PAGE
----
Literature and Fantasy
Speculative fiction may be a big tent, but "real" literature, when considering the same topics, is not. If a story has science fiction attributes, there
is little chance it will be accepted into the canon. Virtually anything future oriented or technological is automatically shuttled into "genre", becoming science fiction by default. There is very little "literature" which is science fiction. Margaret Atwood's A Handmaid's Tale, some Vonnegut, and not a whole lot more. "Real literature" is somewhat kinder to fantasy. A hybrid fantasy story can make quite acceptable literature. Literature generally uses three main types of fantastic construction. The first might be called "speculative storytelling". There are often no overt fantasy elements in such a story, but the very premise itself will be fantastical. Often verging on being a schematic mythology, this form is characterized by the use of symbolism and extended metaphor. Here is an example. A woman is born to a man who wants only a son. So he simply goes on as if she was male, raising her as a boy and believing fully in her maleness. In time, enjoying her enhanced place in society, she adopts the role fully. What might be only a specific case of transvestism can become a metaphor for the role of gender, or the place of women in male-dominated society, or for the nature of identity itself. Something fairly normal (or at least conceivable) can become the vehicle of fantastic speculation. (The story cited, The Sand Child by Tahar Ben Jelloun, will be reviewed in our upcoming Desert Themes issue, so stay tuned.) A second area of fantasy in literature is the fabulation. The key mark of the fabulation is a subversion of acknowledged reality for the express benefit of the story being told. It is important that the reader recognize the unreality of the tale to appreciate the points of the narrative. This is a very widely used convention in literature, by countless authors. William Burroughs comes immediately to mind, as does Katherine Dunn in the incredibly creepy Geek Love. Most importantly, it is a convention, used with a nod and wink to the reader, and in this strays a bit from what could be called a "pure" fantasy. Where speculative storytelling uses covert fantasy in the realm of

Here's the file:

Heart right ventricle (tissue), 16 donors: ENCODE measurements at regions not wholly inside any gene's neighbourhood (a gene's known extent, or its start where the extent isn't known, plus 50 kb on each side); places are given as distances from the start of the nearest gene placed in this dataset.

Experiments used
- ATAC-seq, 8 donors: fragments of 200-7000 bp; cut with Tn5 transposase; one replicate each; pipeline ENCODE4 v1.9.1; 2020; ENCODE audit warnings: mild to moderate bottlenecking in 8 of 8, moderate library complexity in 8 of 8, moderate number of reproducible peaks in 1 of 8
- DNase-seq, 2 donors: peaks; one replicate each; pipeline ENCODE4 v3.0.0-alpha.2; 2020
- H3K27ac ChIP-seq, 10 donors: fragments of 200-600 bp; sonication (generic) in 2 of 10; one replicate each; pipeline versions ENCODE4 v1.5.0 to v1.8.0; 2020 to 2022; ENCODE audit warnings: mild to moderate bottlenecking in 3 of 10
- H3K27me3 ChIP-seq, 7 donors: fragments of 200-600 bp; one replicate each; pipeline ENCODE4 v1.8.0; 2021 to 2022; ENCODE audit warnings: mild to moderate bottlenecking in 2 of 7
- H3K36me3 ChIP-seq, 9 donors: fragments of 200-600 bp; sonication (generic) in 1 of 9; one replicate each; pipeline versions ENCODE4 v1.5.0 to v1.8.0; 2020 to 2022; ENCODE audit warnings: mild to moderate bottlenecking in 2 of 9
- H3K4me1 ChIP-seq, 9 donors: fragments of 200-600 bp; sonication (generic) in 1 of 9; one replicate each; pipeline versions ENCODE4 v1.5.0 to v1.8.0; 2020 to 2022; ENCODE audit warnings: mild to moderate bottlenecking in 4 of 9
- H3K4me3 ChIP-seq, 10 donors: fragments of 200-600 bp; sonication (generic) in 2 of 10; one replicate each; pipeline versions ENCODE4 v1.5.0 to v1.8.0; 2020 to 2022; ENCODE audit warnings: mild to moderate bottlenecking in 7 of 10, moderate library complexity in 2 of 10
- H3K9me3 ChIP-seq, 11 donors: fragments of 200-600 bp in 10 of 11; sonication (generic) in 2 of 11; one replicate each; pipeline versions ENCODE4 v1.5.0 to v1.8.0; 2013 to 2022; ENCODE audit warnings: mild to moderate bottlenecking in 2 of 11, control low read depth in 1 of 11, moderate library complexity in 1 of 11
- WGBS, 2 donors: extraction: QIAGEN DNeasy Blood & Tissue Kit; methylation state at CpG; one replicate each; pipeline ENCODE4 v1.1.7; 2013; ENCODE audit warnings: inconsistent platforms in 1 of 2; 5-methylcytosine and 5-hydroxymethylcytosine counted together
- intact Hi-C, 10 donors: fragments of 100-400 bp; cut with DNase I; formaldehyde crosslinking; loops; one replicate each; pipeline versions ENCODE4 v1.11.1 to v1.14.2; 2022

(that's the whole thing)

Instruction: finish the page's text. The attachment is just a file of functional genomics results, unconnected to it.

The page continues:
overt reality, the fabulation turns this inside out, hiding the "reality" within a construct of fantasy. A third avenue involves fantastic elements emerging into a conventional setting. There is a lot of this in Kafka, and especially in the genre of "magical realism". Mostly Latin American or Central European, magical realism's three "M's" are mystery, miracle, and magic. Some explanations of magical realism's genesis are, first, the mysteries of alien culture observed by the European invaders of the New World, the acceptance of mystery as an integral part of "pagan" religion. The second is the structural system of belief in miracle which underpins the Catholic faith, the miraculous happening in literary narrative echoing the history of acceptance of miraculous happening in life. Third is the collision of the modern world with remnant traditional belief systems, often magical, which offer a resonant symbolism and structure. The typical magical realism story involves singular, fantastic eruptions into everyday existence, aberrations of reality which hold within them (spiritual) truths. It is half-way fantasy, not forcing the reader to make a full suspension of disbelief, using fantasy only as an element in the story. What literature is most comfortable with is an emergent fantasy, as in magical realism, Kafka, Burroughs, and recently in the excellent work of Jonathan Carroll. (It has an analog in horror fiction, which uses the intrusion of the occult into mundane life). Literature will use the speculative device, but is leary of full speculative investigation. At the sharp end, use of fantasy in "real" literature is not about a full, speculative suspension of disbelief. That is left to science fiction and fantasy, which it ghetto-ises as "genre". The stink of it is that these two step children are not fully literary, that they are somehow less. Unfortunate, but that's just the way things are. It's easy to see why Ursula LeGuin complains about being called a science fiction writer. "I write science fiction. I am not a science fiction writer".* Being taken seriously in the literary world can be a toughie.
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